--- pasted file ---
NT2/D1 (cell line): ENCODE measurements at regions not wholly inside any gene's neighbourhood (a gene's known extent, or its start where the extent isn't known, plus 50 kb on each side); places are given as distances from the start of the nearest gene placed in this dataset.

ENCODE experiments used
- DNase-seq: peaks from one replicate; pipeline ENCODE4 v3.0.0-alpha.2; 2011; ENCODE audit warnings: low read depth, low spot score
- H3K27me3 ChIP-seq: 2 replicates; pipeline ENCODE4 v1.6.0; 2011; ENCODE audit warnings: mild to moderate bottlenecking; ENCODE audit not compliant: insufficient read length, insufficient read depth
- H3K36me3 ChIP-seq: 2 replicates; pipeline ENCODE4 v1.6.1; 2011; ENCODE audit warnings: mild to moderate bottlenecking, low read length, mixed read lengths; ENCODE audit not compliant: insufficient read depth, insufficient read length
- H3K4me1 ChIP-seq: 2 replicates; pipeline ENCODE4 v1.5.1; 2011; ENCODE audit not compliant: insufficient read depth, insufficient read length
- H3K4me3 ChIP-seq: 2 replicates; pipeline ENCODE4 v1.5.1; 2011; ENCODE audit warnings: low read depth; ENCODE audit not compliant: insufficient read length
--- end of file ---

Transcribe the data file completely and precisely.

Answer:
NT2/D1 (cell line): ENCODE measurements at regions not wholly inside any gene's neighbourhood (a gene's known extent, or its start where the extent isn't known, plus 50 kb on each side); places are given as distances from the start of the nearest gene placed in this dataset.

ENCODE experiments used
- DNase-seq: peaks from one replicate; pipeline ENCODE4 v3.0.0-alpha.2; 2011; ENCODE audit warnings: low read depth, low spot score
- H3K27me3 ChIP-seq: 2 replicates; pipeline ENCODE4 v1.6.0; 2011; ENCODE audit warnings: mild to moderate bottlenecking; ENCODE audit not compliant: insufficient read length, insufficient read depth
- H3K36me3 ChIP-seq: 2 replicates; pipeline ENCODE4 v1.6.1; 2011; ENCODE audit warnings: mild to moderate bottlenecking, low read length, mixed read lengths; ENCODE audit not compliant: insufficient read depth, insufficient read length
- H3K4me1 ChIP-seq: 2 replicates; pipeline ENCODE4 v1.5.1; 2011; ENCODE audit not compliant: insufficient read depth, insufficient read length
- H3K4me3 ChIP-seq: 2 replicates; pipeline ENCODE4 v1.5.1; 2011; ENCODE audit warnings: low read depth; ENCODE audit not compliant: insufficient read length